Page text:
You can use PTG.org to find a tech in your area.

I feel priviledged to live in country where honesty is still valued. I would find it quite depressing to assume that dealer tech would try to sell me instrument instead of describing technical status of the particular instrument. How sad is that?

when you value honesty and live in a country where honesty is valued, not everyone will have those same values of honesty. I view setting up a situation where you do not test the limits of someone else’s honesty as not being sad—- but being pragmatic. Otherwise, you will occasionally be put in the unnecessary position of being seriously disappointed.

I feel it’s a mistake to equate honesty with objectivity. If a piano technician does the prep and tuning for a piano dealership, he/she’s evaluated the pianos and prepped them as they see fit. For used pianos sold by a dealer it is advisable to get a 2nd set of trained eyes and ears to inspect the used piano. The 2nd trained tech may see or hear something that the first tech missed. Nothing says you have to get a 2nd opinion but it does provide additional reassurance.


J & J
Estonia L190 Hidden Beauty
The reason I’m old and wise is because God protected me when I was young and stupid.
[Linked Image]
Joined: Jul 2021
Posts: 107
W
Full Member
OP Offline
Full Member
W
Joined: Jul 2021
Posts: 107
Would you rather have a brand new out-of-the-box piano or a 2016 floor model you like that is 20% discounted? Both come with a 10-year warranty.
Are there any issues with floor models that would be of concern? Obviously, it's not brand new and has been played by many people. How many hours of usage it has, hard to tell. During the pandemic showrooms were closed so there is that and the seller claims it was opened in 2018.

Joined: Jul 2021
Posts: 107
W
Full Member
OP Offline
Full Member
W
Joined: Jul 2021
Posts: 107
Originally Posted by j&j
I feel it’s a mistake to equate honesty with objectivity. If a piano technician does the prep and tuning for a piano dealership, he/she’s evaluated the pianos and prepped them as they see fit. For used pianos sold by a dealer it is advisable to get a 2nd set of trained eyes and ears to inspect the used piano. The 2nd trained tech may see or hear something that the first tech missed. Nothing says you have to get a 2nd opinion but it does provide additional reassurance.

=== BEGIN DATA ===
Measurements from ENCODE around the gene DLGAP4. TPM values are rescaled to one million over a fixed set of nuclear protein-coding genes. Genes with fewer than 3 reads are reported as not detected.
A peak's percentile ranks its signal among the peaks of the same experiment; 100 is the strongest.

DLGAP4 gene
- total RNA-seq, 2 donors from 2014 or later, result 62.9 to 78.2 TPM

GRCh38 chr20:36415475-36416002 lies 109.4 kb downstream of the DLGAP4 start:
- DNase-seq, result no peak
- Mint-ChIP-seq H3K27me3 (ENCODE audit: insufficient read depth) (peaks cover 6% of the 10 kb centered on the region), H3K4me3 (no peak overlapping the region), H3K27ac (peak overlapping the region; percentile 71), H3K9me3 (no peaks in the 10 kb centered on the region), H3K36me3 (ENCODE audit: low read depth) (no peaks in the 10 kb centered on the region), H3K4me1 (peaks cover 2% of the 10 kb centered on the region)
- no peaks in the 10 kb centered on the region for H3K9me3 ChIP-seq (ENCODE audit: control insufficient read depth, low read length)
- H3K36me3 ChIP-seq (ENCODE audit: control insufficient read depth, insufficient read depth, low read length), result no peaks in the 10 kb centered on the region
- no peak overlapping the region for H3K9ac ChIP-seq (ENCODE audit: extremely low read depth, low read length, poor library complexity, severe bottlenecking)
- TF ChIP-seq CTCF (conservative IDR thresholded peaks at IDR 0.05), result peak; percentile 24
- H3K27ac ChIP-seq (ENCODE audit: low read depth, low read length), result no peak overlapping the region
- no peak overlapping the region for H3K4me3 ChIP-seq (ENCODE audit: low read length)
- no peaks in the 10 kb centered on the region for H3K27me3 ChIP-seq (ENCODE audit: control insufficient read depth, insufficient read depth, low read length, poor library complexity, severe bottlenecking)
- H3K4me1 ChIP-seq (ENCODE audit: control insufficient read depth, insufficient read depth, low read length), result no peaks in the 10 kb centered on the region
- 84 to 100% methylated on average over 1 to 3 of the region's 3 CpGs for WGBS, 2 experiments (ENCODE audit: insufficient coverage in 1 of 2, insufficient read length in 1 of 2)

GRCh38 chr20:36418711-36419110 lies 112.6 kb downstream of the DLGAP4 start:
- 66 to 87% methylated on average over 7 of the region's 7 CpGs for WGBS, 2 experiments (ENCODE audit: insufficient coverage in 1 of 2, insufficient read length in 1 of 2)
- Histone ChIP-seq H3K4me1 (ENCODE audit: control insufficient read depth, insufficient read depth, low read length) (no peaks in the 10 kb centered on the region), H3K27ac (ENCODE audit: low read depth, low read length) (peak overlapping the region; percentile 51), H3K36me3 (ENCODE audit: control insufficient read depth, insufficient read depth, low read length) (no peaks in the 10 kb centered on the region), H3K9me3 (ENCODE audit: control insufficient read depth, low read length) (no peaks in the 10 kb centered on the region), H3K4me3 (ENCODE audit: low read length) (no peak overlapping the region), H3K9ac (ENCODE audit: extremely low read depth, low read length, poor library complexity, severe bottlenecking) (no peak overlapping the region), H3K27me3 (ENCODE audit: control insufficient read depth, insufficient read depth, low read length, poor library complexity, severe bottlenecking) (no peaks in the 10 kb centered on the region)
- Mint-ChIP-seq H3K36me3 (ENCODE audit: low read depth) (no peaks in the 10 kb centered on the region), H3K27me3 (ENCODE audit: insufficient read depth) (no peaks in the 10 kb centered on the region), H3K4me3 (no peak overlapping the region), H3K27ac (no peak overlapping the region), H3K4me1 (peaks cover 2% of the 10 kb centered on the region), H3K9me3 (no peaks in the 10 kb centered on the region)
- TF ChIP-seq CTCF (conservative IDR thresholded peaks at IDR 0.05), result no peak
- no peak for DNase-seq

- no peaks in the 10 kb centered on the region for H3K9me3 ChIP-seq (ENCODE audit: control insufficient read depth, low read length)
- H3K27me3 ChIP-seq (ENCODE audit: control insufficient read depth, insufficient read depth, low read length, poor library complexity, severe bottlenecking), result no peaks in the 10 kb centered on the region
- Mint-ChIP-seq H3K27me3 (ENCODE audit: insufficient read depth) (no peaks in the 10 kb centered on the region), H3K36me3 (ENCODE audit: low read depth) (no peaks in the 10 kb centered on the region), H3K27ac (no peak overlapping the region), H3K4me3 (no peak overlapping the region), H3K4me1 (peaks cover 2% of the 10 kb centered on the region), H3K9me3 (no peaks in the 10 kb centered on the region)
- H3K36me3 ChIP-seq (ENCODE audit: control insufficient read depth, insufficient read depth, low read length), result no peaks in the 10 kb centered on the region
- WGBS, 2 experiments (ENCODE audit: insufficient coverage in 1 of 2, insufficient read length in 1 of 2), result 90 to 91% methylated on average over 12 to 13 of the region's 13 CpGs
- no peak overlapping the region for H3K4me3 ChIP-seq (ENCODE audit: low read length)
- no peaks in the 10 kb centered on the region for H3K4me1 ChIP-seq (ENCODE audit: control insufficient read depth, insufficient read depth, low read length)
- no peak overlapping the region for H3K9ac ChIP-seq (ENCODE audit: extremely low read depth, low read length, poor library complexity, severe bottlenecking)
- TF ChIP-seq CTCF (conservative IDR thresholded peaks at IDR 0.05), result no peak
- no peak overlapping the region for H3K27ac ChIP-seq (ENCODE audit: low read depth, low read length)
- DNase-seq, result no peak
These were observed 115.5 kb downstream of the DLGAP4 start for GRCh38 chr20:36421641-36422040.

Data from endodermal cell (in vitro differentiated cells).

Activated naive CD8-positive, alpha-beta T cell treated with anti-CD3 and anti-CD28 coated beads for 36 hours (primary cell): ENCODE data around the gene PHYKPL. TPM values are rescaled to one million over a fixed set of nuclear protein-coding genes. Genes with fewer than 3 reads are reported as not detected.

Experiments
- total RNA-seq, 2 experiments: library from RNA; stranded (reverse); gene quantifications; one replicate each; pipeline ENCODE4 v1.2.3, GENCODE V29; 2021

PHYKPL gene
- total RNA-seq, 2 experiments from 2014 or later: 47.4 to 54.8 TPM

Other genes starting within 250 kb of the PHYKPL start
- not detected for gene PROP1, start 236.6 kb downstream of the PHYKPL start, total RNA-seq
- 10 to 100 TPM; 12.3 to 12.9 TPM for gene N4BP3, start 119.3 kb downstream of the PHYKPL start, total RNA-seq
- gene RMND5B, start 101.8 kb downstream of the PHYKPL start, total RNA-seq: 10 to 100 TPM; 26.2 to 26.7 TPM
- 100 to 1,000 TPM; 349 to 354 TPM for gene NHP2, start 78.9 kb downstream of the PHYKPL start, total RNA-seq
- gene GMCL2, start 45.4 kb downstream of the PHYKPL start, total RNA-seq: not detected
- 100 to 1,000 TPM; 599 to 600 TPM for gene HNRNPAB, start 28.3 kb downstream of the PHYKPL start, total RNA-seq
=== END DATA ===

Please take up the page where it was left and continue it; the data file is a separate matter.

Yes, good point. Given that I have several choices from techs that are not employed by the seller, why not go with that option, which, if nothing else, increases the likelihood of impartiality?

Joined: Nov 2010
Posts: 5,998
A
5000 Post Club Member
Offline
5000 Post Club Member
A
Joined: Nov 2010
Posts: 5,998
Originally Posted by WinstonSmith
Would you rather have a brand new out-of-the-box piano or a 2016 floor model you like that is 20% discounted? Both come with a 10-year warranty.
Are there any issues with floor models that would be of concern? Obviously, it's not brand new and has been played by many people. How many hours of usage it has, hard to tell. During the pandemic showrooms were closed so there is that and the seller claims it was opened in 2018.
The floor model would probably be the superior purchase, aside from the date itself making the instrument seem like it would have more "miles" on it. Having been on the floor, this piano would have received a lot of maintenance and tuning which will make it a very stable piano for a long time. New, out-of-the-box pianos take a while to settle down in your home - especially with regard to tuning, but also the way to hammers play in. I'd take a floor model at a discount, definitely. Plus you've actually heard the floor model - that's also preferable to getting a piano that is supposedly identical but possibly (probably?) isn't.